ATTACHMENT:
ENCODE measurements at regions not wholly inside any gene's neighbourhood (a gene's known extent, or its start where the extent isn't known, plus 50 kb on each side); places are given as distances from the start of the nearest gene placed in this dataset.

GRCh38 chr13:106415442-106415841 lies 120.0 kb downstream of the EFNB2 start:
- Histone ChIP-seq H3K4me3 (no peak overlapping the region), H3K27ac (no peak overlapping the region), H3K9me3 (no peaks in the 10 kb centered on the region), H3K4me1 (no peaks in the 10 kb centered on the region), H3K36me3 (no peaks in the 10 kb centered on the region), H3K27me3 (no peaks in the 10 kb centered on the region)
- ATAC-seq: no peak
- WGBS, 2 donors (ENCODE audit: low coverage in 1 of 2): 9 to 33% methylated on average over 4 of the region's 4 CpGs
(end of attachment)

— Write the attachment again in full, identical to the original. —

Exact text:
ENCODE measurements at regions not wholly inside any gene's neighbourhood (a gene's known extent, or its start where the extent isn't known, plus 50 kb on each side); places are given as distances from the start of the nearest gene placed in this dataset.

GRCh38 chr13:106415442-106415841 lies 120.0 kb downstream of the EFNB2 start:
- Histone ChIP-seq H3K4me3 (no peak overlapping the region), H3K27ac (no peak overlapping the region), H3K9me3 (no peaks in the 10 kb centered on the region), H3K4me1 (no peaks in the 10 kb centered on the region), H3K36me3 (no peaks in the 10 kb centered on the region), H3K27me3 (no peaks in the 10 kb centered on the region)
- ATAC-seq: no peak
- WGBS, 2 donors (ENCODE audit: low coverage in 1 of 2): 9 to 33% methylated on average over 4 of the region's 4 CpGs